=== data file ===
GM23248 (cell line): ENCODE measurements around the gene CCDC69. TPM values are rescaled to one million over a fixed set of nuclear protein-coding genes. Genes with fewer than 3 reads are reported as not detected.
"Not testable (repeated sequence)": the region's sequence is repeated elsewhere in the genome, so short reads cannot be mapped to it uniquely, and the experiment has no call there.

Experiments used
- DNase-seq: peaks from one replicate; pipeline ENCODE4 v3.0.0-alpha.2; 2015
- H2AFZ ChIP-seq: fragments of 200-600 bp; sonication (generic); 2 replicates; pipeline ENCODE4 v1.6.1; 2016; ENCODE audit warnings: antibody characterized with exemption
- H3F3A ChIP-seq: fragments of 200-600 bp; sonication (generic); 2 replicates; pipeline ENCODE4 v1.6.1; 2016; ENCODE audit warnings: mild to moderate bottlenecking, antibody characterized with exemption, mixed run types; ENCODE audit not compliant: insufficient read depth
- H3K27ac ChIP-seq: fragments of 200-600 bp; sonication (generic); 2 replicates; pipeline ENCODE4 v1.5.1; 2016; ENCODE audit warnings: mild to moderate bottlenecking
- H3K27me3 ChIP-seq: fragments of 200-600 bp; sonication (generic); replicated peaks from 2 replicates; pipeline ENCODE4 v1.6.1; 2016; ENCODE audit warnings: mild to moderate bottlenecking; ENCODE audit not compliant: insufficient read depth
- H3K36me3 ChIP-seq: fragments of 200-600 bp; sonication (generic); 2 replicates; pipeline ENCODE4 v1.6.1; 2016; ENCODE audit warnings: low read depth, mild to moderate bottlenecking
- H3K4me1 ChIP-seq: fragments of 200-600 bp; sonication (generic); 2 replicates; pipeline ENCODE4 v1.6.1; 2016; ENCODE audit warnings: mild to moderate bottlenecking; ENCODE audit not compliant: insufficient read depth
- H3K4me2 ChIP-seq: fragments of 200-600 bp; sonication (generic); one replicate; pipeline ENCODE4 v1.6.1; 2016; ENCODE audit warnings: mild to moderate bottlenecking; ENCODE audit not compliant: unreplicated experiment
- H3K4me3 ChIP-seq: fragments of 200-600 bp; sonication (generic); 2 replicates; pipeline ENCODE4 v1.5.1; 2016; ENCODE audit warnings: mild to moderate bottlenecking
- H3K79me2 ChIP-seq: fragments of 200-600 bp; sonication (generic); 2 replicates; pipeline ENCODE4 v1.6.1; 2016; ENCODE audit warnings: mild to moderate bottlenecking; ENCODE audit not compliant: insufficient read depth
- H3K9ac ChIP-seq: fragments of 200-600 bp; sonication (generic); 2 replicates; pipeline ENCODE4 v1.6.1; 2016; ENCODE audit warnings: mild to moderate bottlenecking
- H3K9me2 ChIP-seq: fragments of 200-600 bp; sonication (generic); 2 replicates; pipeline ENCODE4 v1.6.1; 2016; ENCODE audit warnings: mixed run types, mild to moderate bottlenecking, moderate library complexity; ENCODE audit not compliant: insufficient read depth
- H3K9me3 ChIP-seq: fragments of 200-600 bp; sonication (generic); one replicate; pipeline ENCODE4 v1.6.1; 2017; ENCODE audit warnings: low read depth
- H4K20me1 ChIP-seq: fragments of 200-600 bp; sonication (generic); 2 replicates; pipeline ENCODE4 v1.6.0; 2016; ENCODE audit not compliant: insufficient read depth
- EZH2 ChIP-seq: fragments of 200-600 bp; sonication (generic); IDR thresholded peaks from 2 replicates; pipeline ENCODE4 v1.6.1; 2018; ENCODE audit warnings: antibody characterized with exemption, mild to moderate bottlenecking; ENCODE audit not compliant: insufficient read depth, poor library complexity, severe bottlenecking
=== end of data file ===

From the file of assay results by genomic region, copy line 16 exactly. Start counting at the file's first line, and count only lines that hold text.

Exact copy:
- H3K9me3 ChIP-seq: fragments of 200-600 bp; sonication (generic); one replicate; pipeline ENCODE4 v1.6.1; 2017; ENCODE audit warnings: low read depth